A carpet beater or carpetbeater (also referred to as a rug beater or rugbeater, mattenklopper, carpet whip, rug whip, clothes-beater, dust beater or dustbeater, carpet duster, rug duster, or pillow fluffer, and formerly also as a carpet cleaner or rug cleaner) is a housecleaning tool that was in common use until the vacuum cleaner became affordable during the early 20th century. Carpets, rugs, clothes, cushions, and bedding were hung over a clothesline or railing and the dust and dirt was beat out of them. Typically made of wood, rattan, cane, wicker, spring steel or coiled wire, antique rug beaters have become very collectible. Modern mass-production versions can also be in plastic or wire.
In The Netherlands and parts of Belgium the carpet beater was a common tool for housemothers to discipline their children, by making them bend over and spanking them on their behinds, leaving a distinctive pattern on the child's (bare) buttocks. Like the actual beating of the rugs these punishments mostly took place in the backyards, turning the beating into a somewhat public event. This form of punishment nowadays is almost extinct in The Netherlands but was very common up until the mid-1980s; since then the use of instruments such as wooden spoons and carpet beaters in spanking has rapidly grown out of fashion.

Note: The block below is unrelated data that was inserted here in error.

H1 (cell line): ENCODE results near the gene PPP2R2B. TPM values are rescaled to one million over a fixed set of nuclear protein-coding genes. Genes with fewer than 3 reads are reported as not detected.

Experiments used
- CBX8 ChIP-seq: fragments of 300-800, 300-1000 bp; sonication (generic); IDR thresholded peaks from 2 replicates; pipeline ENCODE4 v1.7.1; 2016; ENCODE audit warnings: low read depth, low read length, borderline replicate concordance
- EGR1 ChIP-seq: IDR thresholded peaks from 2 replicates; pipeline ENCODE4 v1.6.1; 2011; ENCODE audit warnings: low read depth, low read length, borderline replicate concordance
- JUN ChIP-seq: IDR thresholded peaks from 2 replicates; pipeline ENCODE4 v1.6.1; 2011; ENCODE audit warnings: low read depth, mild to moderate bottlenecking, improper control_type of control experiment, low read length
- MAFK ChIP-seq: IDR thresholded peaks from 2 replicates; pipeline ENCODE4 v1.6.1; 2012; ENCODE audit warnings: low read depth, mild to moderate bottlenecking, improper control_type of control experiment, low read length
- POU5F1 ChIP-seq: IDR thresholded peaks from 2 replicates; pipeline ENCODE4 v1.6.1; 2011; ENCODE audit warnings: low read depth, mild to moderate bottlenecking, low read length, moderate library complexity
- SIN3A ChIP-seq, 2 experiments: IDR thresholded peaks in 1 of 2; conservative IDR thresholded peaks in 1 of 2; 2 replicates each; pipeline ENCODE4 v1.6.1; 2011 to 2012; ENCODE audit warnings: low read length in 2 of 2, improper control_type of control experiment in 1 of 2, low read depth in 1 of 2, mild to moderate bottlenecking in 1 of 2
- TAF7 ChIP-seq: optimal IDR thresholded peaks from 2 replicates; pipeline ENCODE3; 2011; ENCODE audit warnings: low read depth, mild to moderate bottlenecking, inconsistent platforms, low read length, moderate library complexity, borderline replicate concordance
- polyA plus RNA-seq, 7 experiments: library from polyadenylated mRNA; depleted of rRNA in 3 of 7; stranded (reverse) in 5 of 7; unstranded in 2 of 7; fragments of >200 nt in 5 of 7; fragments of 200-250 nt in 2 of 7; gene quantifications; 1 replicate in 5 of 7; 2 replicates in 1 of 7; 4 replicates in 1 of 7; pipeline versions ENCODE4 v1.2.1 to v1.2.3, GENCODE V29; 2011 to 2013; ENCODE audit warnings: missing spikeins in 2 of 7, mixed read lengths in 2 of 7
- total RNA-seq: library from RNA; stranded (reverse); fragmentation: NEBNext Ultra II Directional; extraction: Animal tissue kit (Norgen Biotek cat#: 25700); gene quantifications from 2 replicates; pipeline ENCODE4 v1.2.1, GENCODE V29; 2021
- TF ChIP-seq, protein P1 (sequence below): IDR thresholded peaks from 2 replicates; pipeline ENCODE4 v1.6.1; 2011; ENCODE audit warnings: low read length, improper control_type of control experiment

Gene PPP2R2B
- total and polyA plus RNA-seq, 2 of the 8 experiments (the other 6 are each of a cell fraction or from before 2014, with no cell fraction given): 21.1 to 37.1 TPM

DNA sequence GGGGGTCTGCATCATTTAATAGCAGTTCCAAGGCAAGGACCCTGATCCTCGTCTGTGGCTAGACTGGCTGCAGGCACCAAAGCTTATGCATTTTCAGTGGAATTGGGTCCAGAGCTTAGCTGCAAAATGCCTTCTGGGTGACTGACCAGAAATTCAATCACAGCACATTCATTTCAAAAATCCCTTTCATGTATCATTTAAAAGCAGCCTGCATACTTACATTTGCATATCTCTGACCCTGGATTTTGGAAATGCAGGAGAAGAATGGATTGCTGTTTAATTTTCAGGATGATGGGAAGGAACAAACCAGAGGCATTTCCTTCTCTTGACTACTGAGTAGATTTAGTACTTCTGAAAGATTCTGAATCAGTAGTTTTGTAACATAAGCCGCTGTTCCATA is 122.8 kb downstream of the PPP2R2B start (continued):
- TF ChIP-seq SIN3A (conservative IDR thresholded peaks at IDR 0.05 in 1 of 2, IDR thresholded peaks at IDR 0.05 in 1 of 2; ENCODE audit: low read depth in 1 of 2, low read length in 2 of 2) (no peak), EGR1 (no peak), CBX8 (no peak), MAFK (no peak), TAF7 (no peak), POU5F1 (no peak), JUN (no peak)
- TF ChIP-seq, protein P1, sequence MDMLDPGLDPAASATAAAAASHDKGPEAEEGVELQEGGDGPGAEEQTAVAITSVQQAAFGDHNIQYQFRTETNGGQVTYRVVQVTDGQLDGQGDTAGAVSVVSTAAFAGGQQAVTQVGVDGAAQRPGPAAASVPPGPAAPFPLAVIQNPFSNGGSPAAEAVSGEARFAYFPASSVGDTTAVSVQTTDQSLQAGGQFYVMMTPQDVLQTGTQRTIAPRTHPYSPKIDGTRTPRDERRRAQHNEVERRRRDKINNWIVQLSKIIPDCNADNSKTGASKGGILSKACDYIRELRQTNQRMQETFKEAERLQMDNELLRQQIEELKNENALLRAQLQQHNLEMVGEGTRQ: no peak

This 'secondary use' earned the carpet beater a special place in Dutch folklore, as a symbol for good housecleaning, conservative family values and childrearing, as well as a symbol for the dominant position of the housemother in traditional Dutch families.
Its use in cleaning has been largely replaced since the 1950s by the carpet sweeper and then the vacuum cleaner. They are, however, still sold in most household stores and up until the 1980s were present in almost every household. This can be attributed to both the late introduction (1970s) of the vacuum cleaner in some rural parts of the country and, as mentioned, to its secondary use as an instrument for corporal punishment, which quite frequently was the carpet beaters' only use in Dutch households since the early 1970s.
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